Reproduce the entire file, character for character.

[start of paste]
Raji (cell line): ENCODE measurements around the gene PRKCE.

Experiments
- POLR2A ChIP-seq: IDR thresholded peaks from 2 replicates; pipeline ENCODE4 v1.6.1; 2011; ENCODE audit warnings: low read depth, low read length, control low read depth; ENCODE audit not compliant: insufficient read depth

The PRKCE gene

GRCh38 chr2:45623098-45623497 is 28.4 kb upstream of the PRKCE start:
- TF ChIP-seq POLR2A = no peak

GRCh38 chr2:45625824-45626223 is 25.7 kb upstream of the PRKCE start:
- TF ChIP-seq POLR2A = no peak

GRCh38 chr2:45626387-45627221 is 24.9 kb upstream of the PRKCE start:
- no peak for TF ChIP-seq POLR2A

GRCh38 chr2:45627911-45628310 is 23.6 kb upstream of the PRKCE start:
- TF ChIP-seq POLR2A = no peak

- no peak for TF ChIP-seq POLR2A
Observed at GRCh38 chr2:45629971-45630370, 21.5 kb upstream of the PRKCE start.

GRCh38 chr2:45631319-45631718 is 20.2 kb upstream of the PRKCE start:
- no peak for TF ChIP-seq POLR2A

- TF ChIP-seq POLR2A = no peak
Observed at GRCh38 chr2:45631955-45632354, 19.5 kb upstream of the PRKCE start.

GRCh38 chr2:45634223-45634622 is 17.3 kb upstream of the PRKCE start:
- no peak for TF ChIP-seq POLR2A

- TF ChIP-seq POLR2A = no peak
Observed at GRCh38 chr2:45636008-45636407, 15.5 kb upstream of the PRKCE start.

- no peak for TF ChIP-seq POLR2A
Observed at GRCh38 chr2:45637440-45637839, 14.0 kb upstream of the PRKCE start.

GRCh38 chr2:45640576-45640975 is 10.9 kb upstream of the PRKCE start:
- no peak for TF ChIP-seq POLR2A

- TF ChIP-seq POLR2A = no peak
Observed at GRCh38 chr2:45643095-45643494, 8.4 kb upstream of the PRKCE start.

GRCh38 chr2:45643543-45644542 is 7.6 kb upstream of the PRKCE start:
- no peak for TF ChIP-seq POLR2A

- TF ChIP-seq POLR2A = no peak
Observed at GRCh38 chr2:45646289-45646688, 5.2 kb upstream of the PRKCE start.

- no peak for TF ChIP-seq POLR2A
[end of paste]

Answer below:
Raji (cell line): ENCODE measurements around the gene PRKCE.

Experiments
- POLR2A ChIP-seq: IDR thresholded peaks from 2 replicates; pipeline ENCODE4 v1.6.1; 2011; ENCODE audit warnings: low read depth, low read length, control low read depth; ENCODE audit not compliant: insufficient read depth

The PRKCE gene

GRCh38 chr2:45623098-45623497 is 28.4 kb upstream of the PRKCE start:
- TF ChIP-seq POLR2A = no peak

GRCh38 chr2:45625824-45626223 is 25.7 kb upstream of the PRKCE start:
- TF ChIP-seq POLR2A = no peak

GRCh38 chr2:45626387-45627221 is 24.9 kb upstream of the PRKCE start:
- no peak for TF ChIP-seq POLR2A

GRCh38 chr2:45627911-45628310 is 23.6 kb upstream of the PRKCE start:
- TF ChIP-seq POLR2A = no peak

- no peak for TF ChIP-seq POLR2A
Observed at GRCh38 chr2:45629971-45630370, 21.5 kb upstream of the PRKCE start.

GRCh38 chr2:45631319-45631718 is 20.2 kb upstream of the PRKCE start:
- no peak for TF ChIP-seq POLR2A

- TF ChIP-seq POLR2A = no peak
Observed at GRCh38 chr2:45631955-45632354, 19.5 kb upstream of the PRKCE start.

GRCh38 chr2:45634223-45634622 is 17.3 kb upstream of the PRKCE start:
- no peak for TF ChIP-seq POLR2A

- TF ChIP-seq POLR2A = no peak
Observed at GRCh38 chr2:45636008-45636407, 15.5 kb upstream of the PRKCE start.

- no peak for TF ChIP-seq POLR2A
Observed at GRCh38 chr2:45637440-45637839, 14.0 kb upstream of the PRKCE start.

GRCh38 chr2:45640576-45640975 is 10.9 kb upstream of the PRKCE start:
- no peak for TF ChIP-seq POLR2A

- TF ChIP-seq POLR2A = no peak
Observed at GRCh38 chr2:45643095-45643494, 8.4 kb upstream of the PRKCE start.

GRCh38 chr2:45643543-45644542 is 7.6 kb upstream of the PRKCE start:
- no peak for TF ChIP-seq POLR2A

- TF ChIP-seq POLR2A = no peak
Observed at GRCh38 chr2:45646289-45646688, 5.2 kb upstream of the PRKCE start.

- no peak for TF ChIP-seq POLR2A